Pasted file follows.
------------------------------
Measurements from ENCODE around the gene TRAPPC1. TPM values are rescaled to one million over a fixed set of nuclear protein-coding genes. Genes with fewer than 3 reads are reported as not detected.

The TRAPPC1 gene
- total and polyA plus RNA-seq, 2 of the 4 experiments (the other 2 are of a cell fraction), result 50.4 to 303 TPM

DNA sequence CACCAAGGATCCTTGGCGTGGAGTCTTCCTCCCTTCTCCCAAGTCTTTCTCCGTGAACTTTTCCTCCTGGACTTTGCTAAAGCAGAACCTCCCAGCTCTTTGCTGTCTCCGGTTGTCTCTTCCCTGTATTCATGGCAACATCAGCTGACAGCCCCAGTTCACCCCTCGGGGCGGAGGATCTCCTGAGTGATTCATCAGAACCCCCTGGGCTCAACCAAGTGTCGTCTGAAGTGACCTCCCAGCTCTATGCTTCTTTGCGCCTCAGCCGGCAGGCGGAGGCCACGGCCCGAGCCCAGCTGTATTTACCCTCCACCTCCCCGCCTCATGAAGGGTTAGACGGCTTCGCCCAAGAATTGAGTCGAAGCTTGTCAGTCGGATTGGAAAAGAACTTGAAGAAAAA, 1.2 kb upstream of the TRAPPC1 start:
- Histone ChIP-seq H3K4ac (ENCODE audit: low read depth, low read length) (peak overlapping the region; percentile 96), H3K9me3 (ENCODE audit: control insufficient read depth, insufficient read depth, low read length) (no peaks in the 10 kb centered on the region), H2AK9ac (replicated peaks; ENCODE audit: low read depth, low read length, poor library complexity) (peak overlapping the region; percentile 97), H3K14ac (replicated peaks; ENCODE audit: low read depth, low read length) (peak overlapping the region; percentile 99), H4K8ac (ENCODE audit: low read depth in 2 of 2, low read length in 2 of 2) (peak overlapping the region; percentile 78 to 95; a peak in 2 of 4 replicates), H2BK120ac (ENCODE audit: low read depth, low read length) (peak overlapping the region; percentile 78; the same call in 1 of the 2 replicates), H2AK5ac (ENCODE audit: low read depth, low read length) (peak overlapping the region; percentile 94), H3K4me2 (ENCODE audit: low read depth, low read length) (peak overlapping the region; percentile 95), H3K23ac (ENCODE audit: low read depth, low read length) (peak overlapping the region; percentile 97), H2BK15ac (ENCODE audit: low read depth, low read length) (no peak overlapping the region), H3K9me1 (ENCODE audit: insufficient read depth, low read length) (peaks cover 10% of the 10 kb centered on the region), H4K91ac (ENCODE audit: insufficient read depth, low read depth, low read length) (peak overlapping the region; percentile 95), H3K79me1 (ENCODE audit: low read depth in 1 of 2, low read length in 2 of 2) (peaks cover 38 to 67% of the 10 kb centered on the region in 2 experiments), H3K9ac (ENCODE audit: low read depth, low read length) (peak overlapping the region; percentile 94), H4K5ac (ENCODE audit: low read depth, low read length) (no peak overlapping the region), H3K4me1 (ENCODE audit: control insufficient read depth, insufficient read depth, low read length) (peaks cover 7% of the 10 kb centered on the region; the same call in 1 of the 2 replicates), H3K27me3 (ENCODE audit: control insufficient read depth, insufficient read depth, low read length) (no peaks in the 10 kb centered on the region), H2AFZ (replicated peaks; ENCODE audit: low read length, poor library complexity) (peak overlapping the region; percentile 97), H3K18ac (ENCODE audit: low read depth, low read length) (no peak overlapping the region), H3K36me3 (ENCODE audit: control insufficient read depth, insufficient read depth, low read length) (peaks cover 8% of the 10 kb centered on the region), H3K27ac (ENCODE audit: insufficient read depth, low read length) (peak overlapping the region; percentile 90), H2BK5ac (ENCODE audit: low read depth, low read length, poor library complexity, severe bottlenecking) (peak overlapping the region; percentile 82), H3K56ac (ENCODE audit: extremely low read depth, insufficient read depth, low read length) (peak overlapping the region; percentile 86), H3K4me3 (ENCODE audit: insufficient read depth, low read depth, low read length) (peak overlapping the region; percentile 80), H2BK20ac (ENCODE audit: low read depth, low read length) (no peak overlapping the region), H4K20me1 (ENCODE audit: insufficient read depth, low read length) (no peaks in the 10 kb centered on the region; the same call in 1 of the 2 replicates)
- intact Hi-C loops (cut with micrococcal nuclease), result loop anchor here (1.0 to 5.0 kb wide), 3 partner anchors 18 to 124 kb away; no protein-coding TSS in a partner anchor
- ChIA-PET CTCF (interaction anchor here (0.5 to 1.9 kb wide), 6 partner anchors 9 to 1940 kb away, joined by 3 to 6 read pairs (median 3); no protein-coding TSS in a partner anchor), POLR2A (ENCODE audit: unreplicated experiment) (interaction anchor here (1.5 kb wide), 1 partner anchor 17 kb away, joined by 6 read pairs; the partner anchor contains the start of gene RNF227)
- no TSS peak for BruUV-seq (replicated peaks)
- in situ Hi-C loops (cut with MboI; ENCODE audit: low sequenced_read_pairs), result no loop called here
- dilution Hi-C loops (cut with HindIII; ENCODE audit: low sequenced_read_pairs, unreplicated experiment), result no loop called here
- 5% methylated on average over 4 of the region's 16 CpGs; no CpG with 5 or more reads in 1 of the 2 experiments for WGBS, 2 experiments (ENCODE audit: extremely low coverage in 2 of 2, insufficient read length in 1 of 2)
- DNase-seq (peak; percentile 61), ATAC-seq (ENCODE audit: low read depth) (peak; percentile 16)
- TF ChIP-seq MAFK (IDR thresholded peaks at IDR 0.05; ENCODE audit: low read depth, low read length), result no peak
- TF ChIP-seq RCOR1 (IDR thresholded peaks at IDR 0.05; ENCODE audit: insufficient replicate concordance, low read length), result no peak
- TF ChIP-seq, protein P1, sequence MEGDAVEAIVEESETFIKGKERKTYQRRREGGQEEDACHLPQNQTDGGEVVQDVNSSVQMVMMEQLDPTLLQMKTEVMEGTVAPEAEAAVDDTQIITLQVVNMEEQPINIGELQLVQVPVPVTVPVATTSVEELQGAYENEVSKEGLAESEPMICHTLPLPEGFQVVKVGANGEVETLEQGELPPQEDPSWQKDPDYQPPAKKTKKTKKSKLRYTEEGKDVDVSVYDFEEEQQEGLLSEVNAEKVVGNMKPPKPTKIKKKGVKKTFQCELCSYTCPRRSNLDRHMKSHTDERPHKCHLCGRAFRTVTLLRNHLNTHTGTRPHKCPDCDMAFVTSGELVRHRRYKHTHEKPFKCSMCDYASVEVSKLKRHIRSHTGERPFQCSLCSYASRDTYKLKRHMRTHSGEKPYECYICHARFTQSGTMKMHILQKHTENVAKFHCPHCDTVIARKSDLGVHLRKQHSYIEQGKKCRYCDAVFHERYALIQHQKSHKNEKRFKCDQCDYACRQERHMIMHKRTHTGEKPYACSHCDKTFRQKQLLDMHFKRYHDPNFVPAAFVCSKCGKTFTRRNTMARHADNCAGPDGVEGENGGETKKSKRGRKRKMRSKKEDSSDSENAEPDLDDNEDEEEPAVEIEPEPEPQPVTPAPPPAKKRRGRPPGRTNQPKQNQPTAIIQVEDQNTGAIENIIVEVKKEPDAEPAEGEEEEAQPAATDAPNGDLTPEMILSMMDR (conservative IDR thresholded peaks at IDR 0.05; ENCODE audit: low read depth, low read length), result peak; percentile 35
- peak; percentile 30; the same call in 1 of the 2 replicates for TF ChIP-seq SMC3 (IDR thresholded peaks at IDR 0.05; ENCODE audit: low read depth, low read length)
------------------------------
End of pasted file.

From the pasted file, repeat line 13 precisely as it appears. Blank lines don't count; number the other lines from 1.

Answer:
- TF ChIP-seq MAFK (IDR thresholded peaks at IDR 0.05; ENCODE audit: low read depth, low read length), result no peak